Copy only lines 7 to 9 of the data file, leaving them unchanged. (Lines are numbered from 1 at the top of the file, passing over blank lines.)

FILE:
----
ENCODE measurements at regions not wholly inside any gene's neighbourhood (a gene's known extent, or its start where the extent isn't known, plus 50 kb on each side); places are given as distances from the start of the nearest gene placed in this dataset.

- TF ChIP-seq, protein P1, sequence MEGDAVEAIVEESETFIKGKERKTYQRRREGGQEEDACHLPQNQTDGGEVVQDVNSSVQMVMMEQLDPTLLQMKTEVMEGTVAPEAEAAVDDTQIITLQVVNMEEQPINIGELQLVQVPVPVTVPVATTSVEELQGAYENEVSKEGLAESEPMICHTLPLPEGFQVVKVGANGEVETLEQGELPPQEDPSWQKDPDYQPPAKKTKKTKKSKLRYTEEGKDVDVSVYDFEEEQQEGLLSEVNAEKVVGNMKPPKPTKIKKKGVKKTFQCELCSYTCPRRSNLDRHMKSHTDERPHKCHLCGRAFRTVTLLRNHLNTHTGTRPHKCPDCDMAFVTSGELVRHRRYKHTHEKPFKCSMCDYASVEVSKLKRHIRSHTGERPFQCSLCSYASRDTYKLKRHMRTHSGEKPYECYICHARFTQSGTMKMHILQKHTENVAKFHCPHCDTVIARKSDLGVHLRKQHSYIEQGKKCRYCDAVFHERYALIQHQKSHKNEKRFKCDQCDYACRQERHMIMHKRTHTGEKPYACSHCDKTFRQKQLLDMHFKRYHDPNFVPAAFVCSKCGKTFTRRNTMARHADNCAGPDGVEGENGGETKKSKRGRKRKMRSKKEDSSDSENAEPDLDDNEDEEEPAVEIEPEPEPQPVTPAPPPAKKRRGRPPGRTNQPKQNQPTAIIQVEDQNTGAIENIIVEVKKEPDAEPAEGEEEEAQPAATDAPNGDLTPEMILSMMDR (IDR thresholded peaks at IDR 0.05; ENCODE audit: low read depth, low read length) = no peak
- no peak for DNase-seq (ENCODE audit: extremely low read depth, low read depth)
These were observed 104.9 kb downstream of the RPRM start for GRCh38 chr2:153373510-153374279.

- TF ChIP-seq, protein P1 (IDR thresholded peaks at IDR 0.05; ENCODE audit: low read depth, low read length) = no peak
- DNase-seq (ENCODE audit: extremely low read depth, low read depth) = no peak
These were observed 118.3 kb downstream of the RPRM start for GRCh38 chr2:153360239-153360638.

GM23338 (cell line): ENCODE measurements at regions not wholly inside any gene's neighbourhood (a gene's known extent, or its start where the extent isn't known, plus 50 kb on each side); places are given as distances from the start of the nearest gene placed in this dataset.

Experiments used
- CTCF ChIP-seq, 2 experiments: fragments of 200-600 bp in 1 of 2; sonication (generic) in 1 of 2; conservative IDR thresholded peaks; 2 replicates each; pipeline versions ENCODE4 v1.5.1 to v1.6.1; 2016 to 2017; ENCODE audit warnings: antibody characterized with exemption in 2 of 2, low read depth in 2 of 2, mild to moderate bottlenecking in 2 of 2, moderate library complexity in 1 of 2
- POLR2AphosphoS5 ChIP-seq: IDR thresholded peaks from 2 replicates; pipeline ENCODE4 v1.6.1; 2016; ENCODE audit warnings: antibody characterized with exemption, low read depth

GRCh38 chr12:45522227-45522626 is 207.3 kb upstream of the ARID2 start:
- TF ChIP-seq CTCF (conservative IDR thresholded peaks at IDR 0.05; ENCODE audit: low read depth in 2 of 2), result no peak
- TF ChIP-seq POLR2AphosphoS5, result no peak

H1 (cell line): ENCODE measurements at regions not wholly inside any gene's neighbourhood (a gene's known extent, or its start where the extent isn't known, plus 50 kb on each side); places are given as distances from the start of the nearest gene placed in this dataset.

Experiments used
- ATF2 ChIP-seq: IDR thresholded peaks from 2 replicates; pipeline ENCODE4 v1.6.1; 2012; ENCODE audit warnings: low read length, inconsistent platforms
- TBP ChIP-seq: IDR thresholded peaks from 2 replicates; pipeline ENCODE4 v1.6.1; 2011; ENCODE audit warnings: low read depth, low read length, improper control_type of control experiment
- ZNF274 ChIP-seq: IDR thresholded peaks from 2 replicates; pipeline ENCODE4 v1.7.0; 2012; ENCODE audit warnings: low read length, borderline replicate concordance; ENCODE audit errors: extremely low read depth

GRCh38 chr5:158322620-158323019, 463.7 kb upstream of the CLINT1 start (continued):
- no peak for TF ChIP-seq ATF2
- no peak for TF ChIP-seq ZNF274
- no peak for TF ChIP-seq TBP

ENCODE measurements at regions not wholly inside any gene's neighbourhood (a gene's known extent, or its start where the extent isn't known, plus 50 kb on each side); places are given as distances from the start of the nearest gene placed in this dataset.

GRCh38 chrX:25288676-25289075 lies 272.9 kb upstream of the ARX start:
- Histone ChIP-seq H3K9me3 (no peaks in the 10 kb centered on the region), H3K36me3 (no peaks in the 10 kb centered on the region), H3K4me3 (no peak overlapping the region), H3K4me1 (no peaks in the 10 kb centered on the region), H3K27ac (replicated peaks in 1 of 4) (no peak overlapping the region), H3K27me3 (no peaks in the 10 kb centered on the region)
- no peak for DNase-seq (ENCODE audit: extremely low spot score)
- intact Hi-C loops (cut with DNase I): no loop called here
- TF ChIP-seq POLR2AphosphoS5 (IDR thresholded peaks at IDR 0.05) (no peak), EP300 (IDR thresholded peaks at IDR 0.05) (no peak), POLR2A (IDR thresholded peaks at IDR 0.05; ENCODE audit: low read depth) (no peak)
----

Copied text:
These were observed 118.3 kb downstream of the RPRM start for GRCh38 chr2:153360239-153360638.

GM23338 (cell line): ENCODE measurements at regions not wholly inside any gene's neighbourhood (a gene's known extent, or its start where the extent isn't known, plus 50 kb on each side); places are given as distances from the start of the nearest gene placed in this dataset.

Experiments used